Short Sale Questions to Think About

Real Estate Agent with Team One - The Franklin Group

I don't know about other states, but in Utah our real estate market is still pretty stong and has been.  I see short sales popping up and have one qauestion on my mind.  Why, if someone bought a home one, two, three, or more years ago, and now they can not make the house payments for whatever reason, is the home worth less money.  I have had two people come to me and said they were behind on their mortgage payments and wanted to sell their house.  We put the house on the market, sold it, and paid off the mortgage company and put money in the seller's pocket.  The only reason I can think that someone would do a short sale is if the house was over priced  when they bought it or they are in an area where prices have dropped way down.  Since this isn't the case in Utah, I just can't understand short sales. 

2nd question:  If the seller wants to do a short sale and they have submitted the correct package to their lender for approval of the short sale, why do all the short sales say, "Subject to price approval of a third party"?   I've done two short sales, and both time I had the seller submit the required documents to the mortgage company, they sent out an appraiser, gave us a price to list the house at and we sold them both within 15 days of getting the price approval from the mortgage company.  We have one house in Syracuse that has been sitting on the market for over a year and they had a full price offer on it because I wrote it for one of my clients, but we didn't get the home, and it is still active on the MLS. 

I just seem to have a problem with both of these questions and wonder what is going on.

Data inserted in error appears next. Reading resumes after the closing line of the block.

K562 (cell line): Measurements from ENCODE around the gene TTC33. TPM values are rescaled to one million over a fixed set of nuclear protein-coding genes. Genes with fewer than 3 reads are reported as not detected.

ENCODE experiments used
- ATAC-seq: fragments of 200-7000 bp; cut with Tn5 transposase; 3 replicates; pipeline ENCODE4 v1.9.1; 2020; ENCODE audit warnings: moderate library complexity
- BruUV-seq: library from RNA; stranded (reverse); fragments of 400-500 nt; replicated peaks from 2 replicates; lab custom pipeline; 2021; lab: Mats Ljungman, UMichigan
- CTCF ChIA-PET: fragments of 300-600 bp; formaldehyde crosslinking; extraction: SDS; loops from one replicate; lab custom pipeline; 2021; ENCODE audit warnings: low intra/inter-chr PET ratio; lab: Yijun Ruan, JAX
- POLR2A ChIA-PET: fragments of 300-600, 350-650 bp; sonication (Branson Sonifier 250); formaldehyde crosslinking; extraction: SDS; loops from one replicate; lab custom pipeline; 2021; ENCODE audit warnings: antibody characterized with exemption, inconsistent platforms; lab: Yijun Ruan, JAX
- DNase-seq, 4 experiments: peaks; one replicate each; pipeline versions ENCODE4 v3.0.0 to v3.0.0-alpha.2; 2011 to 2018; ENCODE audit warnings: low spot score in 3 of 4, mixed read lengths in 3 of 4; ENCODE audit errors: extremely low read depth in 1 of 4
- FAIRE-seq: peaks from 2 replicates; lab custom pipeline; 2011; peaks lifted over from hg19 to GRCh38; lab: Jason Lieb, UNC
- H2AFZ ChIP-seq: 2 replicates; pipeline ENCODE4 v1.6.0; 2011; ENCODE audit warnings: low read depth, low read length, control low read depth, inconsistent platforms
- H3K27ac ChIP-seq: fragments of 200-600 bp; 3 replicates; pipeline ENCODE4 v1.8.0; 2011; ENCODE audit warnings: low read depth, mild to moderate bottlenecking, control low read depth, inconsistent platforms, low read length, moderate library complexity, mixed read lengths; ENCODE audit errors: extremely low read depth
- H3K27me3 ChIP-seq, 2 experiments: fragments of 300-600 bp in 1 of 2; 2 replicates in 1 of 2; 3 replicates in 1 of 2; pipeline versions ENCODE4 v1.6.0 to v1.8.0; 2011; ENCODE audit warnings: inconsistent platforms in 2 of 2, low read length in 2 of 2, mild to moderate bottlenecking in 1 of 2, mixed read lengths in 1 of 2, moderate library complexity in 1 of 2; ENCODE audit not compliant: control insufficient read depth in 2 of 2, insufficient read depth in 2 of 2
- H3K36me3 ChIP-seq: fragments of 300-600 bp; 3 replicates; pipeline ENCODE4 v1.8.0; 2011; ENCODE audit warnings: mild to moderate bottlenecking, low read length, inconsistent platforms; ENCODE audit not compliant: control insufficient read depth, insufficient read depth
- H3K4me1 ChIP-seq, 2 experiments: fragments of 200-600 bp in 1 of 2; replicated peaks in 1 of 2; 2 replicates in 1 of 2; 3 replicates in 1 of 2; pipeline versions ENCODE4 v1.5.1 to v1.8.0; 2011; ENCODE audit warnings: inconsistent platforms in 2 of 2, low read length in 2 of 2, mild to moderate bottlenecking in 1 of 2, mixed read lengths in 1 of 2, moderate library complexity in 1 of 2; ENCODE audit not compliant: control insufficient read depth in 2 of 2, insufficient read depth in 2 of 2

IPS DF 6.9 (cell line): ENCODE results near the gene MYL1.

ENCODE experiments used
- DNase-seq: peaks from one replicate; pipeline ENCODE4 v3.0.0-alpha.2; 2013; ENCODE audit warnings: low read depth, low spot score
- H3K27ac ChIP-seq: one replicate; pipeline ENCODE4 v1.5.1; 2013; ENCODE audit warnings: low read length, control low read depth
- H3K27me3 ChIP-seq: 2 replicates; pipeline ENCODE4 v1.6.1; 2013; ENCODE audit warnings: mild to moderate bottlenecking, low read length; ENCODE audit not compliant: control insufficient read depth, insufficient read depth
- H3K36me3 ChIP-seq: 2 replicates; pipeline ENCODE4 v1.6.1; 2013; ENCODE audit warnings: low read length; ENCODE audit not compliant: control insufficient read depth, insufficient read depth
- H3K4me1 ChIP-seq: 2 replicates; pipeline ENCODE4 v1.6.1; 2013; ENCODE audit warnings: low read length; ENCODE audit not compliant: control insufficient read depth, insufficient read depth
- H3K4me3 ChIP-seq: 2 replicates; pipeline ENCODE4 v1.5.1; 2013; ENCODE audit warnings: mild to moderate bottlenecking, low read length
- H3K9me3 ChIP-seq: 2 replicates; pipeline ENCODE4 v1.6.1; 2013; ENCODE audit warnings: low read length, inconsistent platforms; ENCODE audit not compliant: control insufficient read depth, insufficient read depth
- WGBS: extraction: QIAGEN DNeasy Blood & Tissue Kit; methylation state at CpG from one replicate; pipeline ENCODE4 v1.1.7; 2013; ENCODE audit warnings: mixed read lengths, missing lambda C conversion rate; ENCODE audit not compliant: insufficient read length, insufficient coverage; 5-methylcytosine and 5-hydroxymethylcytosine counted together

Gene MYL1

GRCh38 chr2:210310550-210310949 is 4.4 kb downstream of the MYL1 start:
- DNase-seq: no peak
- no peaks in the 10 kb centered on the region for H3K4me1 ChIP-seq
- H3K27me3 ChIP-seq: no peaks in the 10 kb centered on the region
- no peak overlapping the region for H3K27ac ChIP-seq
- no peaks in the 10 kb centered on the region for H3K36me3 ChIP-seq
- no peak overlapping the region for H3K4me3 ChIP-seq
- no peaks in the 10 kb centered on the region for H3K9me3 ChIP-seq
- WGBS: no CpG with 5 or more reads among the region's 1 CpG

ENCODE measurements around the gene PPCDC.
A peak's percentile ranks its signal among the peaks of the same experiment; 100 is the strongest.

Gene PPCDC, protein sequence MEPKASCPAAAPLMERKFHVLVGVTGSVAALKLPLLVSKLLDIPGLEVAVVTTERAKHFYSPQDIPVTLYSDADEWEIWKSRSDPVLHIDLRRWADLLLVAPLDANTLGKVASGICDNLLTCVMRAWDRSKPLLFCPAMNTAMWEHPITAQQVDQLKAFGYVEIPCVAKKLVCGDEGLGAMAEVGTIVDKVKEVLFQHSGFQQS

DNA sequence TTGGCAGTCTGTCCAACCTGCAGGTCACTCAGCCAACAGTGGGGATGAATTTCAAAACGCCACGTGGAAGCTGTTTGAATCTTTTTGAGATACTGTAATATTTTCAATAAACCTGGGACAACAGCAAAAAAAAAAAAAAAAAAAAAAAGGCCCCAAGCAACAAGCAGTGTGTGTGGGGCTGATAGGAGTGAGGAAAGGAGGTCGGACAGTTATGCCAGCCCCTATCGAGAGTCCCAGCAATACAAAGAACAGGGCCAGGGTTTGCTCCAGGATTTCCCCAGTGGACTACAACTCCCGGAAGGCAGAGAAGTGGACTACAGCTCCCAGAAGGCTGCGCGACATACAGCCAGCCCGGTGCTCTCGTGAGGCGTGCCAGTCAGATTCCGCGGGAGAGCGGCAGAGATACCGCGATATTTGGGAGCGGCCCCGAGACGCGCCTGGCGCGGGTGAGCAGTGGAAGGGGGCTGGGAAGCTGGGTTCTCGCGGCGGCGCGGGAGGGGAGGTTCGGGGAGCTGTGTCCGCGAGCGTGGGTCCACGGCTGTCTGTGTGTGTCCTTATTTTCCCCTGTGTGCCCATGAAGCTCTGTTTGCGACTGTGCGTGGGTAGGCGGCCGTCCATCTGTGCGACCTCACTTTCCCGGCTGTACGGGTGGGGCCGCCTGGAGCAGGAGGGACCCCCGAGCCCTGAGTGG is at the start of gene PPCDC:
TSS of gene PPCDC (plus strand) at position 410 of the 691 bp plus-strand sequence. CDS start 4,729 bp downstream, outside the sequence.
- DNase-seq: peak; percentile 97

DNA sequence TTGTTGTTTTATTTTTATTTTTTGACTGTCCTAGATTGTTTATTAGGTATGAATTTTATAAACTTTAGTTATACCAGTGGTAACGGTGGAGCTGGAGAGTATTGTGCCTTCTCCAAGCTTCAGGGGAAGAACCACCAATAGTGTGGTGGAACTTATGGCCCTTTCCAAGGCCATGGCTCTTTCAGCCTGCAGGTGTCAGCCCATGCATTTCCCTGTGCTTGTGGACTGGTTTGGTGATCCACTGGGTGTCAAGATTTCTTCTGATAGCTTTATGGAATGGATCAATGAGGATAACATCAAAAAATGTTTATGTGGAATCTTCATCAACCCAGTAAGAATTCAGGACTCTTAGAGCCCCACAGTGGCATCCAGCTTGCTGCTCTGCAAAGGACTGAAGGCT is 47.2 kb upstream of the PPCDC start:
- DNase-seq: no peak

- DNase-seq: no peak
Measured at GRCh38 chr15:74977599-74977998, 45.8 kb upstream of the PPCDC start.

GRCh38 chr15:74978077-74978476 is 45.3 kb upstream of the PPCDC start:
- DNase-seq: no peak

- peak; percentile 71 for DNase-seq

Comments (3)

Kathleen Daniels, Probate & Trust Specialist
KD Realty - 408.972.1822 - San Jose, CA
Probate Real Estate

Gerald: Every market and situation is different. The short sales I work with are mostly with homeowners who purchased in a peek market … most qualified (that is a term I use lightly) with stated income and 100% financing … literally not one penny down! The loan structures on most of these scenarios were high interest adjustable loans that over one-two-three years were no longer manageable. Add to that prices began to drop. For example: Homeowner paid $650,000 for a home. Market Value today is $400,000. They can no longer make the payments because they keep adjusting. They cannot refinance because there is no equity and they do not have the cash to throw into it. Many people with conventional financing took out HELOCs …and as values decreased … it caused them to go under too.

Truth is … many people can make the payments and they just want out from the debt they created. I know people who financed businesses with the equity in their home. The sold short and walked away because they can turn around and have a family member effectively buy the same home for nearly half the price.

Aug 29, 2009 03:41 AM
Debbie Aldrich
The Watts Group Real Estate - Cottonwood Heights, UT
Salt Lake City Realtor - Salt Lake County, Cottonwood Heights

Gerald, Nice to meet you. Please subscribe to my blog. Thank you for your great comment on my blog this morning. It is always great to have a contact in Ogden.. My dad was at Hill many years ago that's how I ended up in Utah.  They lived in shadow mountain.

Aug 29, 2009 04:04 AM
Richard Dolbeare
Retired - Wailuku, HI
Living the Hawaii Lifestyle

Hi Gerald.  Clearly your market is in better shape than most.  It sounds like short sales details are not something that needs to be a high priority to you.  Congrats.

Aug 29, 2009 04:41 AM